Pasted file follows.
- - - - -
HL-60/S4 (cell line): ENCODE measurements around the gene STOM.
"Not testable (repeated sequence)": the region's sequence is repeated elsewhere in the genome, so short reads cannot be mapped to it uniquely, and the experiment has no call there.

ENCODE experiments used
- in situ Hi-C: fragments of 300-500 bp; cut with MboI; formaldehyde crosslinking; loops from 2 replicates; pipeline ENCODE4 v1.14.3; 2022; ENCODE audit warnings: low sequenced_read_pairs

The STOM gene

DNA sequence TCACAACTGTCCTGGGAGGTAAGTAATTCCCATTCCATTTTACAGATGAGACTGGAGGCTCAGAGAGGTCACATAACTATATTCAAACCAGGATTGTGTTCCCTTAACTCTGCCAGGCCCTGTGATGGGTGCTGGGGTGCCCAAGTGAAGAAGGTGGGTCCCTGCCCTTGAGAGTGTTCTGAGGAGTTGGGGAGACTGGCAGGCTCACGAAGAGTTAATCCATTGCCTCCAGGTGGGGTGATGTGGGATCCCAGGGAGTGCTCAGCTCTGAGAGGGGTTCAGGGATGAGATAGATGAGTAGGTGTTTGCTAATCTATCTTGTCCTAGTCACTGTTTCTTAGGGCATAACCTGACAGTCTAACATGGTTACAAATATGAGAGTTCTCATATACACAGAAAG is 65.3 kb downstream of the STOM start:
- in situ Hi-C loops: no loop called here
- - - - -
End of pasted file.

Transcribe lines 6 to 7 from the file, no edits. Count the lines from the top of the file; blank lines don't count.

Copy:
DNA sequence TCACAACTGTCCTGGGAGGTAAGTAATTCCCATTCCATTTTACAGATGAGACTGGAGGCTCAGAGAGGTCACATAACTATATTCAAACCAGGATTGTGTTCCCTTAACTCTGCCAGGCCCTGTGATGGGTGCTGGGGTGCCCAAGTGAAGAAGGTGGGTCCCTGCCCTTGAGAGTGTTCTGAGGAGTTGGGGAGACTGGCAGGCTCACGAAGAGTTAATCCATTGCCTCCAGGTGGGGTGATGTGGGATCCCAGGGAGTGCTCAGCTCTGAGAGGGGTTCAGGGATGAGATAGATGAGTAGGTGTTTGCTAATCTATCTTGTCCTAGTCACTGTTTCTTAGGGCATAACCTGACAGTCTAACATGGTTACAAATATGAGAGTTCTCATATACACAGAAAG is 65.3 kb downstream of the STOM start:
- in situ Hi-C loops: no loop called here